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Happy birthday, Alphabet.
Three years ago Friday, Google co-founder and then-CEO Larry Page first announced the new corporate structure that separated Google's core businesses from its more experimental "Other Bets," including its health-care projects and venture capital arms.
Page wrote at the time that splitting the company into various subsidiaries would allow Google-proper to focus, while pushing its Other Bets to be both more ambitious and financially accountable. Google could keep pumping out advertising profit while one of the Other Bets would hopefully, eventually become the next multibillion-dollar business.
So far, the restructuring looks like a win financially. The stock price is up more than 85 percent and the Google side of the business has gone gangbusters, with quarterly revenues surging by more than $13 billion since the second quarter of 2015 under its new CEO, Sundar Pichai, while Page stays out of the public eye as the CEO of the larger Alphabet holding company.
What's less clear looking back, however, is whether the new model has increased Other Bets innovation or slowed it down. Since the Alphabet announcement, the company has introduced a handful of new subsidiaries, sucked one back into Google, and even spun off several projects into independent companies outside of Alphabet.
On this anniversary, here's a look at some of the challenges and benefits of Alphabet's soup:
Today, Alphabet has a grand total of 13 Other Bets. In its latest earnings, the company revealed that they posted $145 million in revenue, up 49 percent year over year, but still only a teeny tiny percentage of Alphabet's overall Q2 revenue of $32.66 billion. Because the company shifted its smart home unit Nest back into Google, segment revenues were actually down 12.5 percent since the first time the company broke out Other Bets quarterly earnings in 2016. Operating losses have fluctuated too, hitting $732 million in Q2, a 15.6 percent increase year over year, but a decrease since the segment lost $802 million in Q1 2016.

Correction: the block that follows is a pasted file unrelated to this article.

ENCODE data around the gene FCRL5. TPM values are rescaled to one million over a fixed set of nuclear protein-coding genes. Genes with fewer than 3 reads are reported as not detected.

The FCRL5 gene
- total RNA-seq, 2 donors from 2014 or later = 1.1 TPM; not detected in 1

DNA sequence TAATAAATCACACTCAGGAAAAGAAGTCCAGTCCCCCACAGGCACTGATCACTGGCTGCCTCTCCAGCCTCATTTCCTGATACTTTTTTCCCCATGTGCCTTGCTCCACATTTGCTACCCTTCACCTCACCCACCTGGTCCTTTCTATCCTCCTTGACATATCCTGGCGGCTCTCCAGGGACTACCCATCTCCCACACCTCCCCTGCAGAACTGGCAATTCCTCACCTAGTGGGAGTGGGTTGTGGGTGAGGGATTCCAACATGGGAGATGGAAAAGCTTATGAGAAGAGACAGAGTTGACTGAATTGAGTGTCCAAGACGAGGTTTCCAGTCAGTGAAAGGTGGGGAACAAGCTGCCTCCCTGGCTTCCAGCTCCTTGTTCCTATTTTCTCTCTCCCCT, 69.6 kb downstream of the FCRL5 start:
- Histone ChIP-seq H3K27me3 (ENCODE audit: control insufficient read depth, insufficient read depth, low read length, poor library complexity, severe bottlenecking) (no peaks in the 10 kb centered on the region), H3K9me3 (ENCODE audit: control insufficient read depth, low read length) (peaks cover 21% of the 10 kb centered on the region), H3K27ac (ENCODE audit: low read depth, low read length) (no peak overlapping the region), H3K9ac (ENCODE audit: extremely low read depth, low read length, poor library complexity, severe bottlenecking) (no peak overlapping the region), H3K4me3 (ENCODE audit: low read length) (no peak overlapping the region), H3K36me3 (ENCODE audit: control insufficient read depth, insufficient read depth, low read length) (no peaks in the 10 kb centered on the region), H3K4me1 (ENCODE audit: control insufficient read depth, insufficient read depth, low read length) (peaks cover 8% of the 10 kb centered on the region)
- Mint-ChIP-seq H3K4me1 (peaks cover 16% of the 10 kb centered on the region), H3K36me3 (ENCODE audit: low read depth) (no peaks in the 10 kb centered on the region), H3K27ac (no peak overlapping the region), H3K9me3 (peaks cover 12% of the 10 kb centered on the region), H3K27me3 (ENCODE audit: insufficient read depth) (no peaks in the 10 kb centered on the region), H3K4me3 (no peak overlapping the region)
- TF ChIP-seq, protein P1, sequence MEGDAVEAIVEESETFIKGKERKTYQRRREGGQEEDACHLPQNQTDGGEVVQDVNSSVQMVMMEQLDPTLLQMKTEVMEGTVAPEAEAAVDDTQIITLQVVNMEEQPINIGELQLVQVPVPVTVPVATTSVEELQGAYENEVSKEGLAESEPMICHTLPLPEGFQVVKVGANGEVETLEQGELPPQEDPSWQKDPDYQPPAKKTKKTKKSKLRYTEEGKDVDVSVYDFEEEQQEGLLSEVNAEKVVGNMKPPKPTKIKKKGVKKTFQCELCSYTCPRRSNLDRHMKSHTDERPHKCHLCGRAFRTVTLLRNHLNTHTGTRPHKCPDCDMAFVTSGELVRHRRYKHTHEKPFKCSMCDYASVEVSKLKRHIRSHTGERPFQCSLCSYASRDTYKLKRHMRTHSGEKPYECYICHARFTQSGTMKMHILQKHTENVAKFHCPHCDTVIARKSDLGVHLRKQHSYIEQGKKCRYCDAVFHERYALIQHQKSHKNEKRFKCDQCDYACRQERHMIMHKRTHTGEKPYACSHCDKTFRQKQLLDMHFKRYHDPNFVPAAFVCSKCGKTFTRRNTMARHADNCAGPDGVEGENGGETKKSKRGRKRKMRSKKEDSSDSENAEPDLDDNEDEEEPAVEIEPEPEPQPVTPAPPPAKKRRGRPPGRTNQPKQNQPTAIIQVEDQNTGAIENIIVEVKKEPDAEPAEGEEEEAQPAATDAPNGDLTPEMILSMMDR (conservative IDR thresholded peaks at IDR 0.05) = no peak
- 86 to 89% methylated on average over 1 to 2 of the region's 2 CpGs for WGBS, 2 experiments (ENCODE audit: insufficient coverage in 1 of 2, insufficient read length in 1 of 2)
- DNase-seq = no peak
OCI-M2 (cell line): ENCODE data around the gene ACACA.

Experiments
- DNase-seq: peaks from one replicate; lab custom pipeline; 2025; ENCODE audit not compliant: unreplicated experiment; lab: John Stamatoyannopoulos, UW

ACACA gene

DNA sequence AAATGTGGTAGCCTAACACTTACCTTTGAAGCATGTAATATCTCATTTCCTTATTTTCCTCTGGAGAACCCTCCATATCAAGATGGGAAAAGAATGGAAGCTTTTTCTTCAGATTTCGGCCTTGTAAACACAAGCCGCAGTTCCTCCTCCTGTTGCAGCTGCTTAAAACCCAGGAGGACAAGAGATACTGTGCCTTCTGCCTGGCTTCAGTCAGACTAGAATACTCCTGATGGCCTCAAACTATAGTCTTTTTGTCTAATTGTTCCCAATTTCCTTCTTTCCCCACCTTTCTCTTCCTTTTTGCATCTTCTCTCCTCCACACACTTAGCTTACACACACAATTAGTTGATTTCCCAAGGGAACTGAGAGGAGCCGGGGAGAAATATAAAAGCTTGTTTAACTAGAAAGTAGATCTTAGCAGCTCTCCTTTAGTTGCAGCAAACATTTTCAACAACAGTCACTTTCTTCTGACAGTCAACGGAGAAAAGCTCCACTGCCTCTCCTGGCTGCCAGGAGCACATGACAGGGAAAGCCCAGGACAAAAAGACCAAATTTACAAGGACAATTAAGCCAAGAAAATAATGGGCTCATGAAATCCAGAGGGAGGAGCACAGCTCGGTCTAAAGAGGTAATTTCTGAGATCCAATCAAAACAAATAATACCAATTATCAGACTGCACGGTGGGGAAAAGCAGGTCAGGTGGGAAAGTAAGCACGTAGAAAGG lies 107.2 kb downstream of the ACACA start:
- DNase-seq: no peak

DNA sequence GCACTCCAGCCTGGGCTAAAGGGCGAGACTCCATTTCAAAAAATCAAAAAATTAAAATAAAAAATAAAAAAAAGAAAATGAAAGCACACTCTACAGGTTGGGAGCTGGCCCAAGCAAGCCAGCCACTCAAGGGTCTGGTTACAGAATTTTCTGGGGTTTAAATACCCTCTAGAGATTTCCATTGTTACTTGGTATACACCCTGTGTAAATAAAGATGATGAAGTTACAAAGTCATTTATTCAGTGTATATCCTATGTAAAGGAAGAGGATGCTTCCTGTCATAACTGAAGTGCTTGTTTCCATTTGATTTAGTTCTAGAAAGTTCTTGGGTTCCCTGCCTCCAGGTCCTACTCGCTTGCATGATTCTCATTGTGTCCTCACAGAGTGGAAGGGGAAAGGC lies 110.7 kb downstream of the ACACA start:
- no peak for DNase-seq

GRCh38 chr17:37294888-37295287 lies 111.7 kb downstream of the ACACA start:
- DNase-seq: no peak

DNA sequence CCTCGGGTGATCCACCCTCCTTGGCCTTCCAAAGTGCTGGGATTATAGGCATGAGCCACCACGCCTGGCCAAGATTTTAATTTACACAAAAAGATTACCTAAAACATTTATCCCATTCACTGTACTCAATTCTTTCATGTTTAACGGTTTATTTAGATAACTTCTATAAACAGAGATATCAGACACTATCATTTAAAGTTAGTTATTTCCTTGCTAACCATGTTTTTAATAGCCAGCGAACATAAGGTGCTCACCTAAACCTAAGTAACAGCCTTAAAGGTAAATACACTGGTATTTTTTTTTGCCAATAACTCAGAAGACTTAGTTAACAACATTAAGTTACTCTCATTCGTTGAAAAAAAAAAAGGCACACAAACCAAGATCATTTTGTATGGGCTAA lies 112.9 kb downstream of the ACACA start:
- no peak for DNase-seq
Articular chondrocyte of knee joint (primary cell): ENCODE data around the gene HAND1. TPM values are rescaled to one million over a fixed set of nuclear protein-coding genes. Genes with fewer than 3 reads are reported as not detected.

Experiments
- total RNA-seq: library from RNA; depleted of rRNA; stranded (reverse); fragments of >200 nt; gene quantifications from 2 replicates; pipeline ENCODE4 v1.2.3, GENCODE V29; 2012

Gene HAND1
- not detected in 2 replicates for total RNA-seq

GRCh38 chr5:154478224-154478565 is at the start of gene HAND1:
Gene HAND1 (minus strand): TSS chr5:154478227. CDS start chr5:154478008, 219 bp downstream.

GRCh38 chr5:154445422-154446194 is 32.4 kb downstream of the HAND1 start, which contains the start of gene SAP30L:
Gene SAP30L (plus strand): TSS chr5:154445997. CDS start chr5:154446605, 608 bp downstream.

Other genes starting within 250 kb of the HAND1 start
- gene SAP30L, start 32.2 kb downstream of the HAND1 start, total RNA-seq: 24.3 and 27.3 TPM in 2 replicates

(Click to enlarge)
The idea is for each Other Bet business to stand alone financially: They each have their own CEOs, with budgets and business goals allocated by Alphabet's executive team.
The Bet with the greatest potential so far is Waymo, Alphabet's self-driving car unit, which plans to launch a commercial ride-hailing service in Arizona by the end of the year. Wall Street analysts are extremely bullish on Waymo, with Morgan Stanley estimating a $175 billion valuation over the next several decades.
But other efforts don't stand alone as well as Waymo.
Earlier this year, Alphabet spun its smart home division Nest back into Google. It's now part of Google's hardware division, which makes phones, computers and the family of Google Home smart speakers. At the time, Nest's departed founder and other former employees told CNBC that separating Nest in the first place was a setback for both companies and hindered smart home innovation overall.
Meanwhile, there are several Other Bets that don't make sense as separate companies. Jigsaw, an incubator trying to solve global geopolitical challenges with tech, and DeepMind, an AI research lab that Google acquired in 2014, would be more productive inside of Google, critics say. After all, both work on Google projects alongside teams within Google. There's no indication that Jigsaw has any sort of business plan yet, and DeepMind is commercialized only through Google.